Whether you're an expert investor or just taking your first steps toward financial independence, you can always do more to make the most of your money.

But especially when times are tough, it's hard to know where to focus your attention to do the most good. The worst thing you can do, though, is to let doubt about whether your actions will bear fruit keep you from doing anything about your money. To try to give you a place to start, here are 10 things which everyone can benefit from in their financial lives.

1. Figure out where you stand.
When the worst of the bear market hit last year, many people couldn't even bring themselves to open their account statements. Now that things are getting better, it's time to pull your head out of the sand. By listing both everything you own and everything you owe, you'll have a good idea of where you are and how much work you have to do to get your money in order.

2. Get a handle on debt.
Debt can kill your finances. But even if you're not in a position to get rid of your debt, you can still take steps to get it under control. For instance, many card issuers, including Citigroup (NYSE:C) and Capital One (NYSE:COF), have different rates for different kinds of cards. Don't get trapped by the high-rate cards; getting yourself a low rate could save you hundreds on your debt -- and let you pay it off a lot faster.

3. Stop living paycheck to paycheck.
If you struggle waiting for your next payday, you know that unexpected expenses can destroy your finances and your peace of mind. If you can set aside even a few hundred dollars of emergency cash, you'll be amazed at how much it can save you in things like bounced-check charges and unnecessary stress.

4. Start planning your investments.
After you have a safety net in place, start thinking about tomorrow. What are your most important financial goals, and what will it take to reach them? Think about your priorities, and then consider how to make your dreams a reality.

5. Start saving for retirement.
If you haven't started making contributions to your 401(k) or IRA, don't wait another minute. The earlier you start, the more your money will grow over time. And if your employer puts in some extra money in the form of matching contributions or profit sharing, then you really can't afford not to start today.

6. Look at mutual funds.
No matter what you're saving for, mutual funds can help. A fund like Fairholme (FAIRX), for instance, has turned investments in stocks like Sears Holdings (NASDAQ:SHLD) and WellPoint (NYSE:WLP) into returns of nearly 9% per year over the past five years -- a period in which the S&P barely rose at all. With many funds allowing you to start with small investments, you can find a fund that will suit your needs.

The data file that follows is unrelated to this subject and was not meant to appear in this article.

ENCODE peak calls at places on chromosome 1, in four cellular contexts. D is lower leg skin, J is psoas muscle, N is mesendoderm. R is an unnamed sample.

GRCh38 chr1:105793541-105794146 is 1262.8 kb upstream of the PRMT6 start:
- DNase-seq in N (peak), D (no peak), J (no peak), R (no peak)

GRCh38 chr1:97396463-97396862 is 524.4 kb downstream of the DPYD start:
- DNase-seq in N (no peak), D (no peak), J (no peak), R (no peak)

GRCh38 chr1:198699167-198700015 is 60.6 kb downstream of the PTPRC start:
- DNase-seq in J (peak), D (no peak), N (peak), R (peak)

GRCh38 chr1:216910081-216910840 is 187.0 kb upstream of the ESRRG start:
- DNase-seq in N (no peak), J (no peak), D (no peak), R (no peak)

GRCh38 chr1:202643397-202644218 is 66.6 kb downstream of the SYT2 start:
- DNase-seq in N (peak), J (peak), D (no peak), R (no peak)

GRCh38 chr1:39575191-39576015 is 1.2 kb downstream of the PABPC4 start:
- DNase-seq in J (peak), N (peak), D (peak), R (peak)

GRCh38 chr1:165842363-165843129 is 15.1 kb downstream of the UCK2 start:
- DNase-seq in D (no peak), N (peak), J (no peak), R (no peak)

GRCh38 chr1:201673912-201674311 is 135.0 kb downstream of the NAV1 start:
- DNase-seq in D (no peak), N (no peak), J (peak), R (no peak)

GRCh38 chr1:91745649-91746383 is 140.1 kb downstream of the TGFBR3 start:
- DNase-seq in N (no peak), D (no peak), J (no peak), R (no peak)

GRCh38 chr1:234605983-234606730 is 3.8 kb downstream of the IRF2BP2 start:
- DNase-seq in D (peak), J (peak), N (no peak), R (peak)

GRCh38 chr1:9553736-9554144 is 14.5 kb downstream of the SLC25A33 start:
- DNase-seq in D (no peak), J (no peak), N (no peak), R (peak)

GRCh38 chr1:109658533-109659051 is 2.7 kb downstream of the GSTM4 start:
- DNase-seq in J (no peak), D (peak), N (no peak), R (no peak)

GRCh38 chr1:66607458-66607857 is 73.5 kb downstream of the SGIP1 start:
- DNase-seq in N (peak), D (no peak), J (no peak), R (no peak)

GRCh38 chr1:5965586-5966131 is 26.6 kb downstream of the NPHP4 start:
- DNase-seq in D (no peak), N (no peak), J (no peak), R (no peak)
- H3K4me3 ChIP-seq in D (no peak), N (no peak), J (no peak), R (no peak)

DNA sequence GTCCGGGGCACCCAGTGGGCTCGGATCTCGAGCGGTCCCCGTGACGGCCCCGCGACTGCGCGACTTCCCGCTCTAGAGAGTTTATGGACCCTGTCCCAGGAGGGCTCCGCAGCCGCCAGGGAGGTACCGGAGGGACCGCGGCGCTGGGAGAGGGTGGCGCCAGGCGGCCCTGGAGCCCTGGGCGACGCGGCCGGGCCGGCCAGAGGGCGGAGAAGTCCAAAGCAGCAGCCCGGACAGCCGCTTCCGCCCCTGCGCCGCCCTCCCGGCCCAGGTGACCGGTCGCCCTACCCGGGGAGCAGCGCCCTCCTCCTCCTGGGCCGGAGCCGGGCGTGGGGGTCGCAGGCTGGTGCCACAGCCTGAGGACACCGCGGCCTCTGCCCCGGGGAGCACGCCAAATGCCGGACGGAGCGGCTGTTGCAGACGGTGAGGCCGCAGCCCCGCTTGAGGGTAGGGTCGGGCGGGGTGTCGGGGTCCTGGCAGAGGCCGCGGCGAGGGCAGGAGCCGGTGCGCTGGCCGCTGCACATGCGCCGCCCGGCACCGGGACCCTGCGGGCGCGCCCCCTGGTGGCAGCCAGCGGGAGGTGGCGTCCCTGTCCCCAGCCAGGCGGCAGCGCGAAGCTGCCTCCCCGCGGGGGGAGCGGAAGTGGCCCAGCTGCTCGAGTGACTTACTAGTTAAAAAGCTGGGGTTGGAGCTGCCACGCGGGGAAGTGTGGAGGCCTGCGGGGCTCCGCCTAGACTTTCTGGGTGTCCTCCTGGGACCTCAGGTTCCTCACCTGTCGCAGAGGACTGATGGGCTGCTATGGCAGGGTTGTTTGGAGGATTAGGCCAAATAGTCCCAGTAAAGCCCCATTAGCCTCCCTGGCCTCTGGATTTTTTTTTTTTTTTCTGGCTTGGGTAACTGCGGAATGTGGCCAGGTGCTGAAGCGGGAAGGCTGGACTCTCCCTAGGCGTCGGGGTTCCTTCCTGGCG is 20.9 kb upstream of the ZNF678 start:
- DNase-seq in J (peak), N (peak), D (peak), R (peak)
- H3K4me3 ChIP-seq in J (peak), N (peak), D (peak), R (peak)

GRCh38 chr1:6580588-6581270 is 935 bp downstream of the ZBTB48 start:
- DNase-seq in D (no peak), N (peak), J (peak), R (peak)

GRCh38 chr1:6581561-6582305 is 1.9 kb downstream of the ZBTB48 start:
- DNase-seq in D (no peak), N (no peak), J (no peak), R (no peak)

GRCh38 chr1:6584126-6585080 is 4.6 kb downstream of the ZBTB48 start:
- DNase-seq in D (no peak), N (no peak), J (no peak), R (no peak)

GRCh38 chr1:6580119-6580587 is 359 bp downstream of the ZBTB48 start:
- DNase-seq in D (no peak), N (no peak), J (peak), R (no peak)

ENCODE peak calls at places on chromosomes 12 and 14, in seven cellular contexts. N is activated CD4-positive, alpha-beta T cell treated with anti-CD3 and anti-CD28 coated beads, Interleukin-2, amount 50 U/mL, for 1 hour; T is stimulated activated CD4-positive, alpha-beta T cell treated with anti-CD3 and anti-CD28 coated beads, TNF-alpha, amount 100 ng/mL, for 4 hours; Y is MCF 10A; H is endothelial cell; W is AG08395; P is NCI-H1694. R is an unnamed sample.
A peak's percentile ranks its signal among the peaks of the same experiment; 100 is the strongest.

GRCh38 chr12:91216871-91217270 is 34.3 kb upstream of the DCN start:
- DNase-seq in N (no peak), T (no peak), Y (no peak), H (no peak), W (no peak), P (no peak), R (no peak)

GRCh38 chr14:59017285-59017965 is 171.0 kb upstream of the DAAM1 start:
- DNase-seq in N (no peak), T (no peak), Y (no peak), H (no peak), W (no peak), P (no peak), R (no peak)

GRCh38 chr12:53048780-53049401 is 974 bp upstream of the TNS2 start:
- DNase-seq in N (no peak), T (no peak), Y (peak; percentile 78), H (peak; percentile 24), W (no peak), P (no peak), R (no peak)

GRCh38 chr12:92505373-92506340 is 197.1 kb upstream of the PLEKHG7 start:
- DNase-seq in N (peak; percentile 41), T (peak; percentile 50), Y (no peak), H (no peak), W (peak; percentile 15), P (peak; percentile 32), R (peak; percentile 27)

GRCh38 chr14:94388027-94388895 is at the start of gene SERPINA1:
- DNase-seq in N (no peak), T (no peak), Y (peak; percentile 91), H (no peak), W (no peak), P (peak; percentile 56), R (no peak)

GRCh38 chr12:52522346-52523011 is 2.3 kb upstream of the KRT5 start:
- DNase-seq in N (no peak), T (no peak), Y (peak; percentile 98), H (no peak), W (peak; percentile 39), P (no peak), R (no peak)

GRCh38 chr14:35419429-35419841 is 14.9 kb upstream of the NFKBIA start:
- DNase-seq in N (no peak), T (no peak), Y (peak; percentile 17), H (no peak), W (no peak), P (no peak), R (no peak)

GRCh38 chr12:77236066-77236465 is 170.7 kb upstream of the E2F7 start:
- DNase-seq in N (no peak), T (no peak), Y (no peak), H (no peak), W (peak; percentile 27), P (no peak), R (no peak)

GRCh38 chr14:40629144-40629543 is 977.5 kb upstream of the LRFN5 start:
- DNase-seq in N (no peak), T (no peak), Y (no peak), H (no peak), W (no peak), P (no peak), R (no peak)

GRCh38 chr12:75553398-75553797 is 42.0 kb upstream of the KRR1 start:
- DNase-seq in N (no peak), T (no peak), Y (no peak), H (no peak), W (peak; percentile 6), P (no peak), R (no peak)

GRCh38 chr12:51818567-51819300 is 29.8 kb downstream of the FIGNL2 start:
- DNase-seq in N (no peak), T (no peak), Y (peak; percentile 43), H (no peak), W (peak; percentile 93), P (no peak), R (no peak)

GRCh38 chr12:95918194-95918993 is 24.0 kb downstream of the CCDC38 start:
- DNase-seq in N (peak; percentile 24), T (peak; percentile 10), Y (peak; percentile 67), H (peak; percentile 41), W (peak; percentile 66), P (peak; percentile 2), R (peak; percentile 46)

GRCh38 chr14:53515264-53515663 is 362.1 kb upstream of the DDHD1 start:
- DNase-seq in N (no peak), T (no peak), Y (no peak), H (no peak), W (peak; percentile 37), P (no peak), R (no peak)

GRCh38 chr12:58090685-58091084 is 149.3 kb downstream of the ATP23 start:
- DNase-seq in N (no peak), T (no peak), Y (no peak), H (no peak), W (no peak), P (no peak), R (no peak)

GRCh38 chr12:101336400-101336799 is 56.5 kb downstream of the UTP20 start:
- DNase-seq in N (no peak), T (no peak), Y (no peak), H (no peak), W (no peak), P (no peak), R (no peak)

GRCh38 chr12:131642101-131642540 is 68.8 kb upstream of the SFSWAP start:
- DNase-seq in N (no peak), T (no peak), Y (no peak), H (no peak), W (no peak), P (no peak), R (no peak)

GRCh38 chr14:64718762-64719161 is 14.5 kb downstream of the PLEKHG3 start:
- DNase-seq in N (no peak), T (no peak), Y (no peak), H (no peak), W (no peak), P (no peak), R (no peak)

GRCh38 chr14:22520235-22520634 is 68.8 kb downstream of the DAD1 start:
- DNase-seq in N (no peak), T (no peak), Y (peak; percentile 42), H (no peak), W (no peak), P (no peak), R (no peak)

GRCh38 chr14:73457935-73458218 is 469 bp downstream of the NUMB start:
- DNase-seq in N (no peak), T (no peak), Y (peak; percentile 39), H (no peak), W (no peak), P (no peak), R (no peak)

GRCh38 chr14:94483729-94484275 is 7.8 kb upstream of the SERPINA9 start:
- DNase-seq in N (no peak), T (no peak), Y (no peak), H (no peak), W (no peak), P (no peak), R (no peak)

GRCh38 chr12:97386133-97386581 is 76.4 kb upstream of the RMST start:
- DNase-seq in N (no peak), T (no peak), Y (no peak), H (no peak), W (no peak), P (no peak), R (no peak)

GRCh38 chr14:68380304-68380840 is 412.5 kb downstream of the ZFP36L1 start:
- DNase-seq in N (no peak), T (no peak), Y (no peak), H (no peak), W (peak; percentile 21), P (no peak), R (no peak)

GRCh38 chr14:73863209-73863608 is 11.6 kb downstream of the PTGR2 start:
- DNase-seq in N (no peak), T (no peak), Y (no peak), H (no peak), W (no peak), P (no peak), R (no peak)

7. Stop giving your money away to the IRS.
Taxes are tough and can cost you thousands. But if you stay aware of potential tax traps and plan your taxes in advance, it's a lot easier to avoid big tax bills. Don't wait until April 15 to think about how to cut your taxes now.

8. Buy stocks yourself.
Funds are great, but if you don't own individual stocks yet, you're missing out on investing on a whole different level. Starting with big, well-known companies like recession-resistant McDonald's (NYSE:MCD) can give you the experience you need to start analyzing stocks like a pro.

9. Invest in something different.
Finding a comfort zone for your investing is important, but don't limit yourself. If you've got a lot of large-cap stocks, you might want to look at smaller standouts like Portfolio Recovery Associates (NASDAQ:PRAA) or American Oriental Bioengineering (NYSE:AOB). Or if you've stuck mostly with American companies, consider adding some foreign stocks to help diversify your portfolio.

10. Don't forget to enjoy your money.
It takes hard work to become financially successful. Keep sight of the real reason you're getting your finances in order: to improve your entire life. That means stopping to smell the roses from time to time.

Getting your finances in shape may seem unachievable, but if you break it down into manageable steps, you'll get where you want to go. Get started now, and before you know it, you'll be doing things with your money you never thought possible.

Need help getting started? Throughout 2009, the Fool's Rule Your Retirement newsletter's Year of Fiscal Fitness has given readers valuable tips on doing more with their money. It's not too late for you; join us today with a free 30-day trial and get access to all our past issues.

Fool contributor Dan Caplinger constantly tries to make his money work just a little bit harder. He doesn't own shares of the companies mentioned in this article. Sears Holdings and WellPoint are Motley Fool Inside Value picks. American Oriental Bioengineering and Portfolio Recovery Associates are Motley Fool Hidden Gems picks. The Fool owns shares of American Oriental Bioengineering and Fairholme, which are picks of Motley Fool Global Gains and Motley Fool Champion Funds, respectively. Try any of our Foolish newsletters today, free for 30 days. The Fool's disclosure policy gives you more.